Social media a lifeline for persons with disabilities

4 Apr 2018

Francis Ryan explains in The Guardian how social media is The missing link: why disabled people can’t afford to #DeleteFacebookRyan shows that in spite of the dangers, even negligence, of social media companies, online networks offer 'a vital lifeline' to people with disabilities. She cites Phillip Green, who suffers from multiple health problems, and difficulties to go out to socialise: “Without social media, life would be so much harder”.

Ryan explains the importance of balancing the need for social media and its risks while emphasising the need to urgently address the problems illustrated by the Facebook example, since leaving social media networks is a privilege not available to everyone. 

She notes that improvements in safety and access are important for everyone, but especially minority and marginalised groups. Her quote from Astra Taylor, author of  The People’s Platform: Taking Back Power and Culture in the Digital Age explains this point: 'We assume the Internet is open to all when it’s not,' says Taylor. Taylor further notes that more than 20% of persons with disabilities in the UK, had never used the Internet, compared with only 10% of the adult population overall lacking that experience. She also pointed out that poor and rural areas often lack access to high-speed broadband.

Explore the issues

Women's rights online address online aspects of traditional women rights with respect to discrimination in the exercise of rights, the right to hold office, the right to equal pay and the right to education. Women represent more than half of the world’s population, yet their participation in technology-mediated processes is an area where progress is still needed.

Several international instruments guarantee the right to freedom of expression. The Universal Declaration of Human Rights affirms that this right includes the freedom to hold opinion without interference and to seek, receive and impart information and ideas. The Internet, with the opportunity it offers people to express themselves, is seen as an enabler of the exercise of this particular human right. Although these freedoms are guaranteed in global instruments and in national constitutions, in some countries freedom of expression is often curtailed through online censorship or filtering mechanisms, imposed by states, often for political reasons.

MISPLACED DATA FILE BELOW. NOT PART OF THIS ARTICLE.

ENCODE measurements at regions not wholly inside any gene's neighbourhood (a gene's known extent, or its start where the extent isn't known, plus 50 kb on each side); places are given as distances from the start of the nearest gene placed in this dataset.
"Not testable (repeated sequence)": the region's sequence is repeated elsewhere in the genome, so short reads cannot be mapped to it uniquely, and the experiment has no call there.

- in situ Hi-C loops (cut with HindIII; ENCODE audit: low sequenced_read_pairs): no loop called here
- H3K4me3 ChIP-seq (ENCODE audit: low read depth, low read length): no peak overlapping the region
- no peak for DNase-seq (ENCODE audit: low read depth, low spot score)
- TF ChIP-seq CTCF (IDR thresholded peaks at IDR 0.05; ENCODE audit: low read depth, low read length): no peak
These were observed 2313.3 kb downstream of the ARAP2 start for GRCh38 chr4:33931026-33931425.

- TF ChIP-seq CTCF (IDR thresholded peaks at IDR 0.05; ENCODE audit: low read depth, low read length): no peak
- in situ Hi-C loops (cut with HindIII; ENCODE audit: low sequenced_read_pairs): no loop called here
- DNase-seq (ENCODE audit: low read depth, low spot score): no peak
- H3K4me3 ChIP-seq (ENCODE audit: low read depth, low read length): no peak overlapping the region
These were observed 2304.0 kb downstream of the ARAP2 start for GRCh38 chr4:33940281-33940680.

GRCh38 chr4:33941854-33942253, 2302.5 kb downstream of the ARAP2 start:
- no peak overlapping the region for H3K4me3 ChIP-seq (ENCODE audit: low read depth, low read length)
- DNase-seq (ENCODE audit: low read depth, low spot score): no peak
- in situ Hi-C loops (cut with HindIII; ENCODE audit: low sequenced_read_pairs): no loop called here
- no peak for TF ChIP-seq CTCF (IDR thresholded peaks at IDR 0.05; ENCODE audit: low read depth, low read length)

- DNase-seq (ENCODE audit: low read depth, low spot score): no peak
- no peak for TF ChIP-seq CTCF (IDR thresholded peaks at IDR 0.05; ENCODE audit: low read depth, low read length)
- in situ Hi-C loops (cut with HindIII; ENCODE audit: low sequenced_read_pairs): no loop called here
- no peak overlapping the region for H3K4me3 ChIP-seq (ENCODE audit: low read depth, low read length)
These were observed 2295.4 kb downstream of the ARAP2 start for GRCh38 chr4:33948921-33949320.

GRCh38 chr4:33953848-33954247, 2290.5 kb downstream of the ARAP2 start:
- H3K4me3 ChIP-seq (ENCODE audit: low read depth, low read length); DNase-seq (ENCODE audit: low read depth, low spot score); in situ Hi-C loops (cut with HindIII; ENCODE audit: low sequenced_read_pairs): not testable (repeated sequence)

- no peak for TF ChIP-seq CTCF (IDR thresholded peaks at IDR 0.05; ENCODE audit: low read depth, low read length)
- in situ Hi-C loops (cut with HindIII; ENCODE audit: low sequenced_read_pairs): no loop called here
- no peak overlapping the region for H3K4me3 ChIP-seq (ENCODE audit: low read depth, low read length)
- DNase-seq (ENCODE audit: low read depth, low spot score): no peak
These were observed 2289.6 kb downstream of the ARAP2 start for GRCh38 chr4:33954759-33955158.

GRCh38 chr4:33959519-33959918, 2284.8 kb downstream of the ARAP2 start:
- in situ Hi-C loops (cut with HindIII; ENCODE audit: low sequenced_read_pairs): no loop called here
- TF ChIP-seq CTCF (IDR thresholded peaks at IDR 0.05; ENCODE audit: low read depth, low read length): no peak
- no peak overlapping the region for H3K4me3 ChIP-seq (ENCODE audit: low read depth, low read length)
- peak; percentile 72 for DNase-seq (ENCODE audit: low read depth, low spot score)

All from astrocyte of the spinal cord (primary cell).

Internet access is growing rapidly, yet large groups of people remain unconnected to the Internet. As of 2015, about 43% of people had access to the Internet (in developing countries only 34%). Access to ICTs is part of the Sustainable Development Agenda, which commits to ‘significantly increase access to ICTs and strive to provide universal and affordable access to the Internet in least developed countries by 2020’ (Goal 9.c).

According to UN estimates, there are 1 billion people with disabilities in the world. The factors that contribute to increasing this number include war and destruction by natural as well as human causes; poverty and unhealthy living conditions; and the absence of knowledge about disability, its causes, prevention, and treatment. The Internet provides new possibilities for social inclusion and for safeguarding the rights of persons with disabilities.

 

The GIP Digital Watch observatory is provided by

in partnership with

and members of the GIP Steering Committee



 

GIP Digital Watch is operated by

Scroll to Top